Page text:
My longing to rise through a corporate hierarchy faded. In fact, I began to relish the idea of working outside the system and creating my own business. That’s what I’ve been doing for the past decade as a creative entrepreneur. And it suits me fine. I’m not corporate. I don’t like rules.

Google, for the record, is a very big company. Through our son, I’ve gotten a glimpse of its eccentric corporate culture. There are no “rules” per se. Employees can come and go as they please and you see them everywhere, nonchalantly bicycling to lunch or a meeting. The only rule, it seems, is that good will and good sense should prevail. You can schedule a 30-minute rest in a nap pod anytime you wish. But presumably you won’t nap all day.

As far as the next new thing, there has been an industry shift as well. The changes in what’s new are incremental these days (if you leave out Google glass). Who cares if Facebook changes its algorithms? Or if Google changes the Gmail interface? (Frankly, it’s annoying.) The cool factor is still there but it’s not as insistent.

Of course, many new things are on the horizon as far as real change. The Internet of Things is fast becoming a reality (a car that talks to you when it needs an oil change or a Siri-like presence inside your smartphone that is more predictive and helpful).

Still, I must admit that a part of me has been waiting for something new and shiny to drop from the skies during our Gap Year. Some boltning light of insight about what my work should look like in the next decade. Or how Sam and I will carve out a uniquely flexible, yet still productive, life. It hasn’t come to me yet.

I’m starting to feel more comfortable with that.

Explore a new way of working (one of our Gap Year goals)

100-Startup-Cover-Chris-GuillebeauYou may be wondering why I’m taking a Gap Year when I haven’t given up my work as a publisher and book coach for business authors (cf Voxie Media). Aside from moving to the coast of Maine with Sam for the summer and fall, I haven’t radically changed what I’m doing professionally – at least thus far.

Let’s talk about that for a minute. What does “work” mean in today’s location-independent, 24X7 world where, ostensibly, anyone can work from anywhere, doing anything, as long as there is a market for it?

Some interesting minds have written about this. One of my favorites is Chris Guillebeau, the author and entrepreneur behind the World Domination Summit which Sam and I attended in July.

Chris tells us in his new bestseller, The $100 Startup, that you can “reinvent” the way you make a living if you can find that perfect congruence between what you are passionate about, what your purpose in life is and what people want to buy. I call this being a creative entrepreneur.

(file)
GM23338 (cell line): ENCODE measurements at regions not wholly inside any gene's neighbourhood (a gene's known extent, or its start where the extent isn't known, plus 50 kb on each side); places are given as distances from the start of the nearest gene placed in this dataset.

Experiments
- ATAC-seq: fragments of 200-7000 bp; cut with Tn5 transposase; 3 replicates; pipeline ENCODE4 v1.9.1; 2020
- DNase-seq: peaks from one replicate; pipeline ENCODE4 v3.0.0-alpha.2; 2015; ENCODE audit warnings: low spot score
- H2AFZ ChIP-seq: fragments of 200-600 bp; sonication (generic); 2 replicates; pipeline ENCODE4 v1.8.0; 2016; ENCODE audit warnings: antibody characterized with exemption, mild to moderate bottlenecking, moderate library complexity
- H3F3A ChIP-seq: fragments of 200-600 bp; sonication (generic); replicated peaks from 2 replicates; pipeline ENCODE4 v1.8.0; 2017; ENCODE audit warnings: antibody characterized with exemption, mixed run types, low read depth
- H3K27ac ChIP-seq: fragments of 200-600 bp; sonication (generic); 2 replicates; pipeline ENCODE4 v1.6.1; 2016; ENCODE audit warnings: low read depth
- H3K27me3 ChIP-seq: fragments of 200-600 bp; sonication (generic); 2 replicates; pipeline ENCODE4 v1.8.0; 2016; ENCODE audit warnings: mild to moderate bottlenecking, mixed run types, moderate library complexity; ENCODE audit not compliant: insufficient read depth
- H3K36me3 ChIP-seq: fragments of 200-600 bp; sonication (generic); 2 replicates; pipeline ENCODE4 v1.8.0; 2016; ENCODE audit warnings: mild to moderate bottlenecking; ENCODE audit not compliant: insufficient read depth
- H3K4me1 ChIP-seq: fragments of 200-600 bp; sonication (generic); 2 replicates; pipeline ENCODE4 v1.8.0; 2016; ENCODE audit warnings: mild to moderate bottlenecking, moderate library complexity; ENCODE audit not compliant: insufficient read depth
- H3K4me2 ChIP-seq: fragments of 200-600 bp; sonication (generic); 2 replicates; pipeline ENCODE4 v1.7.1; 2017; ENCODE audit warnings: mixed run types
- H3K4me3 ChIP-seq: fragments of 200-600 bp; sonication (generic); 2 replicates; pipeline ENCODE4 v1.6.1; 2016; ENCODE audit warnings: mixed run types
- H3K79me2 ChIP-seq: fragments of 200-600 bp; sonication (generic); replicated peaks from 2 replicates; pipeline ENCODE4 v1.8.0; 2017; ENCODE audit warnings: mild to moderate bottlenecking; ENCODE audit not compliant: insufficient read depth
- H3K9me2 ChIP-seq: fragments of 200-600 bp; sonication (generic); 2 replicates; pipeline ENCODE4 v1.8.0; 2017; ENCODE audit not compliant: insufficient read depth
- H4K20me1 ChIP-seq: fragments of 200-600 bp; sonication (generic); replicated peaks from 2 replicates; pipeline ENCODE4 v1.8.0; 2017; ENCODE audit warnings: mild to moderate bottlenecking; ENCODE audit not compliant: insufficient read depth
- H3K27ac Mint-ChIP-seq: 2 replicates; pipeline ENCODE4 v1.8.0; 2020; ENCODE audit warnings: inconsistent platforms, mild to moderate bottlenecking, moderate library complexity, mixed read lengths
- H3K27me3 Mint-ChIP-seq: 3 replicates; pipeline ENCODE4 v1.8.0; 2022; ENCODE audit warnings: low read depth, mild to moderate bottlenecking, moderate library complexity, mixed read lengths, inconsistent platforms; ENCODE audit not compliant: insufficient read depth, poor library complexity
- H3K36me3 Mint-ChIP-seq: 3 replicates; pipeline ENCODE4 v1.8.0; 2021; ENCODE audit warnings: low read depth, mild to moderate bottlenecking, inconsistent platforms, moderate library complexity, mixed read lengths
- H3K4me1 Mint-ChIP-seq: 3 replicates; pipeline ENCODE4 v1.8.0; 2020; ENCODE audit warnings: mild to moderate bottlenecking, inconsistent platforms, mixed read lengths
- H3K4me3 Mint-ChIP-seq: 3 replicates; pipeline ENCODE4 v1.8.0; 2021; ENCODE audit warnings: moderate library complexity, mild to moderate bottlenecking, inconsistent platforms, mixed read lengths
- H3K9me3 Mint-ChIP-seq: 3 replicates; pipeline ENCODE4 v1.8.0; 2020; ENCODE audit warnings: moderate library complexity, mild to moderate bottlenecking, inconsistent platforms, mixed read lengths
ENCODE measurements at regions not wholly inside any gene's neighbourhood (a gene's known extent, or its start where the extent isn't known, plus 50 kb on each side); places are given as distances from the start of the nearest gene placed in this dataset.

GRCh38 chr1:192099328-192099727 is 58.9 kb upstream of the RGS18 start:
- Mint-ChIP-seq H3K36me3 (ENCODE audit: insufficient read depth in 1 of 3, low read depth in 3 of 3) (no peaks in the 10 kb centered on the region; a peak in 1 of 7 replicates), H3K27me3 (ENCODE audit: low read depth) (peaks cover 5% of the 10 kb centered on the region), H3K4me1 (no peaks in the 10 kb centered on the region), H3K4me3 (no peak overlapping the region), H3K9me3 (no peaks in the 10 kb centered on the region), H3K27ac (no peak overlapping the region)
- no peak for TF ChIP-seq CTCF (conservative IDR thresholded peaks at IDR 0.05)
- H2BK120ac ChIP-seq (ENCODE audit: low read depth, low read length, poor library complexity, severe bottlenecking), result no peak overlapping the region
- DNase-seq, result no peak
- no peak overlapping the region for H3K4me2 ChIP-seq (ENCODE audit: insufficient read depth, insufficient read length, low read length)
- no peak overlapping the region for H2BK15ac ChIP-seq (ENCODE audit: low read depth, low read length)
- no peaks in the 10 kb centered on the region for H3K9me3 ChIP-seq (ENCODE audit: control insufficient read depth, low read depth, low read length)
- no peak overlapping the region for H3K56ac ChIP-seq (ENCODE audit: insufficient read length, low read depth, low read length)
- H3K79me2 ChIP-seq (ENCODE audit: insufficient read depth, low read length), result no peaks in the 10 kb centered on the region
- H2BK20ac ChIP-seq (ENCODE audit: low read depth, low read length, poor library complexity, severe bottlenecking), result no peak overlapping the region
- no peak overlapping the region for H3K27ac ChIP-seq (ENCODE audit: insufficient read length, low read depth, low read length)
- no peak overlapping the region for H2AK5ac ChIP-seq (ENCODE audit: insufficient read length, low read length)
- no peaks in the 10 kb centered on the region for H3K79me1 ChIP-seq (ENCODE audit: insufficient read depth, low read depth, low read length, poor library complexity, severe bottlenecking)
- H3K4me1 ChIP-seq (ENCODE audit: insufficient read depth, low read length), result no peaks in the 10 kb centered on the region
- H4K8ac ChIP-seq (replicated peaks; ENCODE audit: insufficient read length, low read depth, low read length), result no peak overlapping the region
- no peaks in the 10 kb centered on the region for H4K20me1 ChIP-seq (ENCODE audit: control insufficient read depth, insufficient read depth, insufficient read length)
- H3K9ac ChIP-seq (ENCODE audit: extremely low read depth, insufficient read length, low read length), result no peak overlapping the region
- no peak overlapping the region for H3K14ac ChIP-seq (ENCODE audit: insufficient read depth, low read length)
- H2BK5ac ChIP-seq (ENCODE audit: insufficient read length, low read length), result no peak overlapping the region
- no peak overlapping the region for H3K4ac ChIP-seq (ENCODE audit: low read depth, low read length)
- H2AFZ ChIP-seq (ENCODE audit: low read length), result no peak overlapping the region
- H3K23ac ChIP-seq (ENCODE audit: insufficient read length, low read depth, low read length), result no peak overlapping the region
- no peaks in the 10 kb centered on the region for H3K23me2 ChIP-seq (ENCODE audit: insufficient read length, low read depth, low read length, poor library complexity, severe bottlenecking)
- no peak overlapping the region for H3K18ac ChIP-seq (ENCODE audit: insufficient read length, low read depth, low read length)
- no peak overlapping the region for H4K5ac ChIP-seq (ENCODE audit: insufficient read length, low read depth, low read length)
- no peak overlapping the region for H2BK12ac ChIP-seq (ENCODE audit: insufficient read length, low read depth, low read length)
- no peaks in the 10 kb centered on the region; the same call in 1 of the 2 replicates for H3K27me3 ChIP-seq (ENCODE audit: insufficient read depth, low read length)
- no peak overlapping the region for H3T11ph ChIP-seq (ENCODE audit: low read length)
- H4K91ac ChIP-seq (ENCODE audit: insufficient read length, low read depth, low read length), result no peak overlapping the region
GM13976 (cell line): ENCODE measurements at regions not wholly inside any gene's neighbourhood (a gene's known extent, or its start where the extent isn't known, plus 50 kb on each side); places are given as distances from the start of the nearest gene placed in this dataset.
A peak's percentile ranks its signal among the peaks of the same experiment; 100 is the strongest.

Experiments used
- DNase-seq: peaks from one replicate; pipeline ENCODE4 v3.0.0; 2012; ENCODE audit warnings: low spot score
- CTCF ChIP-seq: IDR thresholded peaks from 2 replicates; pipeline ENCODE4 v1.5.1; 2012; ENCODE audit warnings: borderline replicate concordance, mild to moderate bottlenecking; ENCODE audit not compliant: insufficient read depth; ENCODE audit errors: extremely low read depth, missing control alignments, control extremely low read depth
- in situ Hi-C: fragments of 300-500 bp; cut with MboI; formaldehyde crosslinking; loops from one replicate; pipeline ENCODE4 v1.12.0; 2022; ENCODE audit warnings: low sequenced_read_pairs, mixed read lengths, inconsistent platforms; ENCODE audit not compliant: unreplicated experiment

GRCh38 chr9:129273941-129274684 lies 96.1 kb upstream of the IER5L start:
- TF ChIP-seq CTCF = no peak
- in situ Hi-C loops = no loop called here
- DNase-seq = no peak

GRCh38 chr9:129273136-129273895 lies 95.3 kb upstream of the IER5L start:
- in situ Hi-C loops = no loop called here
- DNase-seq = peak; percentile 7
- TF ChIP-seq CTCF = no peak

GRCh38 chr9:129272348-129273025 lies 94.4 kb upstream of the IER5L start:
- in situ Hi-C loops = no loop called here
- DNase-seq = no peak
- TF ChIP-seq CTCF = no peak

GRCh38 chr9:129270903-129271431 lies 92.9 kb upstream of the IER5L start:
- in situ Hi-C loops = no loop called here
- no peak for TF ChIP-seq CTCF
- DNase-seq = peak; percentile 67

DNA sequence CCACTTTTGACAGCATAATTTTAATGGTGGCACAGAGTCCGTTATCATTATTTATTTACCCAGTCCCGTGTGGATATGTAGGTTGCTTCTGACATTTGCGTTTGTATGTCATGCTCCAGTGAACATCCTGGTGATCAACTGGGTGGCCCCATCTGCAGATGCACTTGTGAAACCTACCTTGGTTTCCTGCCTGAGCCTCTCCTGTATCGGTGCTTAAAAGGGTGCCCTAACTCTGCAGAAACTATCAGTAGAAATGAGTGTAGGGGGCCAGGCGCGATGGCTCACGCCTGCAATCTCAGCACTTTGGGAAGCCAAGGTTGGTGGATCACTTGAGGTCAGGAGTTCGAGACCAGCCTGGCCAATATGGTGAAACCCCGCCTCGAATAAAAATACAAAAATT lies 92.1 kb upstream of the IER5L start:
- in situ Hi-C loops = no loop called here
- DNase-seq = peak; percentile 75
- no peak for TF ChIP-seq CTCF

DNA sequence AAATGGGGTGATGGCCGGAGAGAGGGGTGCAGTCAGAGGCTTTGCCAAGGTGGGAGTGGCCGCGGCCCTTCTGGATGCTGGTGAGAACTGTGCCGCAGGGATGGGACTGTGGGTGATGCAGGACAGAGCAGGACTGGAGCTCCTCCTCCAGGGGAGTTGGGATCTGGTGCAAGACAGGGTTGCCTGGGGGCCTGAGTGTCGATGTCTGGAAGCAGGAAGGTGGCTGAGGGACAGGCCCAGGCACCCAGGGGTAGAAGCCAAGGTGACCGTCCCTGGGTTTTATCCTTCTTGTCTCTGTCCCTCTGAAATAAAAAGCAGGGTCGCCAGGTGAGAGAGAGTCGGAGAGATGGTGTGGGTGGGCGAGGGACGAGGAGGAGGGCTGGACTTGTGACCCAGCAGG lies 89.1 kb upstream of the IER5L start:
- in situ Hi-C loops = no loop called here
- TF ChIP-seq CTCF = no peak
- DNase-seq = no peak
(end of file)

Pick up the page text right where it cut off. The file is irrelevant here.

This is a way of working that occurs largely outside the corporate sphere. It requires building your own tribe of fans, followers and, ultimately, customers. It requires being intentional about your purpose and your goals (they go beyond making money, right?), it requires a certain transparency and it requires authenticity. It can be very successful.

A few examples are Seth Godin, Jonathan Fields and Pamela Slim. This is essentially the model that I am building. And yes, it is dependent on skillful use of the Internet to spread your work and your ideas and to connect with like-minded people. It doesn’t mean you never interact with clients in person or do live speaking events. But it does mean that you rely on creating useful content on a daily or weekly basis and distributing it via a blog or email newsletter or short video or LinkedIn or Google+ or Twitter or Facebook.

(If you are interested in the new world of self and indie publishing and in writing a short book yourself, you can check out my regular e-newsletter. Subscribe here. It’s free.)

A more basic concept of “the new work” is to be a virtual entrepreneur, meaning you no longer sit in a cubicle. Instead you rely on the cloud to enable you to work for a big company on a contract basis. This is one of the ideas that mega bestselling author Tim Ferriss put forth in The 4-Hour Work Week. It’s interesting to note the subtitle of his bestseller: Escape 9 − 5, Live Anywhere, and Join the New Rich. Whereas the subtitle of Chris Guillebeau’s new, more recent book goes a step further: Reinvent the Way You Make a Living, Do What You Love, and Create a New Future.

There is lots more to be said on this topic. But I wanted to dip my toe into this idea of a new way of working to tell you that I am fine-tuning my own model this year so that I can work less, work more purposefully and have more fun. And to point out that one of the things Sam is doing during his/our Gap Year is to look for his own version of a new kind of work. He pretty much nailed the “make the world a better place” thing by saving patients’ lives for 31 years. Now he’s looking for a “what’s next” that is aligned with his values.